Build Apartment Cost
How much does it cost to build an apartment building?
What does it cost to build an apartment building? There are a huge number of variables in such a question. For one thing, apartments come as low-rise, mid-rise and high-rise. For the purpose of this discussion we will look at the mid-rise buildings with five or more units in each. According to the U.S. Energy Information Administration, the size of the average apartment is 861 square feet which assumes a "footprint" of approximately 24'x35'.
The building of single mid-rise complex would never be a "DIY" project and usually requires a knowledgeable contractor, an architect, a team of subcontractors, and cooperative owner to get the job done in a calendar year.
For the building of an apartment building with twelve units, the typical costs include:
- With mid-range materials, a normal foundation with full basement, efficient doors and windows, all appliances, and "turnkey" finishing would run at an average of $64,575 to $86,100 per unit to complete. This does not include acquisition of the land, however.
- The above figures place this construction at an $85 and $200 per square foot cost, though national average stands at $125 for most contractors. This pricing structure assumes that carpenters, masons and excavators charge an average of $70 per hour, electricians between $65 to $85 per hour, painters between $20 and $35 per hour and plumbers between $45 and $65 per hour.
- This building, however, would not come in at a simple cost of $85 per square foot due simply to the excessive amount of construction required on the interior. A three-story unit of masonry construction with twelve apartments would run roughly $9.4 million in total costs. This excludes land acquisition and site improvements like parking, gardens and play areas. Materials would cost around $4.65 million, labor would cost roughly $4.51 million, machine costs would stand at roughly $232,000 and the contractor would take in over $1.3 million for the project.
What is included:
The basic structure of this building would be best if left in an uncomplicated "four square" design. Most owners rely on both an architect and a contractor, and the architect will require approximately 10 - 17% of the total building budget;
- An architect will:
- Determine the scope of the project and establish a preliminary budget;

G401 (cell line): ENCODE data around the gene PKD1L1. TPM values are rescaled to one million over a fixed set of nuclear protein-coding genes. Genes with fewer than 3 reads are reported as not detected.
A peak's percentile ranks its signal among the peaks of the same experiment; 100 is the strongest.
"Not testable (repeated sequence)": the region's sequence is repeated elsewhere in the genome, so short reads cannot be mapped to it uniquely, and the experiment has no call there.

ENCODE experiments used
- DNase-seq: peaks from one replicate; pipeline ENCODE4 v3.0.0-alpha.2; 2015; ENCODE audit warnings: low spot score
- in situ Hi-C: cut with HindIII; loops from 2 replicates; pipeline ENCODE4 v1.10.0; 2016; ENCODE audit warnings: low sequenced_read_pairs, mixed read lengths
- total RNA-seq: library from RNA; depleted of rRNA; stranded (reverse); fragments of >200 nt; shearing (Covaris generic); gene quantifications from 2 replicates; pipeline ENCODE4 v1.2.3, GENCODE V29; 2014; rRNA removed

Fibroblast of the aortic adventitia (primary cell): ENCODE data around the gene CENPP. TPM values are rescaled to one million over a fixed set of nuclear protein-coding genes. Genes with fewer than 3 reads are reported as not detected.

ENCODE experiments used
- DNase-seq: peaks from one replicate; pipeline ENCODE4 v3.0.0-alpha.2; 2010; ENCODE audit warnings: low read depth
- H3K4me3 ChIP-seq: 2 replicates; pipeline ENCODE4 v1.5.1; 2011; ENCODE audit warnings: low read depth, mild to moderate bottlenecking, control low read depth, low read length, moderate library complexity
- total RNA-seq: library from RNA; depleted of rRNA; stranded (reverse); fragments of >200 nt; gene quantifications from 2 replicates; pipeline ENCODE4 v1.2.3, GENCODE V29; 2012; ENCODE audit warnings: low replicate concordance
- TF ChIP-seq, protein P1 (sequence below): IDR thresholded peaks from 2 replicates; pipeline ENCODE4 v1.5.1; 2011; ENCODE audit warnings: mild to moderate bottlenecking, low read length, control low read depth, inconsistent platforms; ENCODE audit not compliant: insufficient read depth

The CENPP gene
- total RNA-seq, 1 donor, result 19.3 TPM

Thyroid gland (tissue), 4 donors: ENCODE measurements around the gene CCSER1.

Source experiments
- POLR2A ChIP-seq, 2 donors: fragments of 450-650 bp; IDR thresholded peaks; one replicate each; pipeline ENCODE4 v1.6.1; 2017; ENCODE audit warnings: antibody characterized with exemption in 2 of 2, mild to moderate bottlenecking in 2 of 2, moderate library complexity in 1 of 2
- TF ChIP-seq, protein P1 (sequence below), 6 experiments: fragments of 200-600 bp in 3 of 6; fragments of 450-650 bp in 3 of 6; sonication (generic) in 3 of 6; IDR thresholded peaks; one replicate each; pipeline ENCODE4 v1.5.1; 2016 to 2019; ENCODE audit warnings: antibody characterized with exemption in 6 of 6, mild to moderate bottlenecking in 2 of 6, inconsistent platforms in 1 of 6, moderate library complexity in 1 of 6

- Draft list of proposed work, budget, and outline of plans;
- Create the schematic design and draft floor plans with elevation drawings. Then work with any structural engineers and meet with planning agencies to verify any requirements;
- Finalize drawings and incorporate all details about materials and finishes, any fixtures or equipment, and all systems in the structure;
- Serve as the project manager and review the plans with any required local agencies while also obtaining necessary permits. (If contractors are to be used it is at this point that they must be selected);
- Serve in an advisory capacity to select contractor and help the client through the bid review process as well;
- Complete construction documents, obtain the building permit;
- Administer the construction, ensure that contractor's requests for payments are accurate and that all "final" details are corrected or finished by the contractor; and
- Based on figures given the architect on this project would receive from $940,000 to $1.6 million for their services.
- A contractor will:
- Provide the services and materials required for the entire job;
- Hire subcontractors according to need;
- Suggest plans and ideas to architect/owner to help them meet goals;
- Deliver final cleanup of entire job site;
- Pull all permits for work and utility installation; and
- For doing all of the day to day management of the project the average contractor earns around $125 per square foot. They might also "mark up" supplies and services as well. For example, on the average home construction described here the average contractor would account for roughly $200,000 in markup and indirect fees.
- A general apartment construction project will cover:
- Bath fixtures
- Built In Appliances
- Exterior Finish
- Exterior Trim
- Final Cleanup
- Finish Carpentry
- Finish Hardware
- Foundation, Piers, Flatwork
- Heating and Cooling Systems
- Interior Wall Finish
- Lighting Fixtures
- Permits and Utilities
- Plans and Specs
- Plumbing Fixtures
- Plumbing Rough-in and Connection
- Roofing, Flashing, Fascia
- Rough Carpentry
- Rough Hardware
- Unit Heating and Cooling
- and more